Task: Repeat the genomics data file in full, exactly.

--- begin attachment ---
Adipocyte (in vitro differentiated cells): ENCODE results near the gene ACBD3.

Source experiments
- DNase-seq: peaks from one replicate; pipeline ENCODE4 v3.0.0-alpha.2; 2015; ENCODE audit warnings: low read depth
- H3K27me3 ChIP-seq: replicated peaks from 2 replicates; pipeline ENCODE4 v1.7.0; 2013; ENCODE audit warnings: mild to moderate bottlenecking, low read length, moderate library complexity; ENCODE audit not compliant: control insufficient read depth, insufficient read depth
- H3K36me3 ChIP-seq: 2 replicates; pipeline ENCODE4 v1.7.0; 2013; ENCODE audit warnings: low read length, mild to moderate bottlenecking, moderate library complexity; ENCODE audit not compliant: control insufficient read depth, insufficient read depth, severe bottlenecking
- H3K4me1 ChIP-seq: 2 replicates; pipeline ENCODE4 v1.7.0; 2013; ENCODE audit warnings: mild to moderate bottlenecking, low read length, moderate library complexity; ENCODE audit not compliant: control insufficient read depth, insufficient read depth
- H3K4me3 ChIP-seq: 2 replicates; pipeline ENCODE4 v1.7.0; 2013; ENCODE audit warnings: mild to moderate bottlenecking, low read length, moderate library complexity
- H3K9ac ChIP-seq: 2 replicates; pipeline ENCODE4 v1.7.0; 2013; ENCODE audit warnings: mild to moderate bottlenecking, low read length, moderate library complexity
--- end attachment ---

Adipocyte (in vitro differentiated cells): ENCODE results near the gene ACBD3.

Source experiments
- DNase-seq: peaks from one replicate; pipeline ENCODE4 v3.0.0-alpha.2; 2015; ENCODE audit warnings: low read depth
- H3K27me3 ChIP-seq: replicated peaks from 2 replicates; pipeline ENCODE4 v1.7.0; 2013; ENCODE audit warnings: mild to moderate bottlenecking, low read length, moderate library complexity; ENCODE audit not compliant: control insufficient read depth, insufficient read depth
- H3K36me3 ChIP-seq: 2 replicates; pipeline ENCODE4 v1.7.0; 2013; ENCODE audit warnings: low read length, mild to moderate bottlenecking, moderate library complexity; ENCODE audit not compliant: control insufficient read depth, insufficient read depth, severe bottlenecking
- H3K4me1 ChIP-seq: 2 replicates; pipeline ENCODE4 v1.7.0; 2013; ENCODE audit warnings: mild to moderate bottlenecking, low read length, moderate library complexity; ENCODE audit not compliant: control insufficient read depth, insufficient read depth
- H3K4me3 ChIP-seq: 2 replicates; pipeline ENCODE4 v1.7.0; 2013; ENCODE audit warnings: mild to moderate bottlenecking, low read length, moderate library complexity
- H3K9ac ChIP-seq: 2 replicates; pipeline ENCODE4 v1.7.0; 2013; ENCODE audit warnings: mild to moderate bottlenecking, low read length, moderate library complexity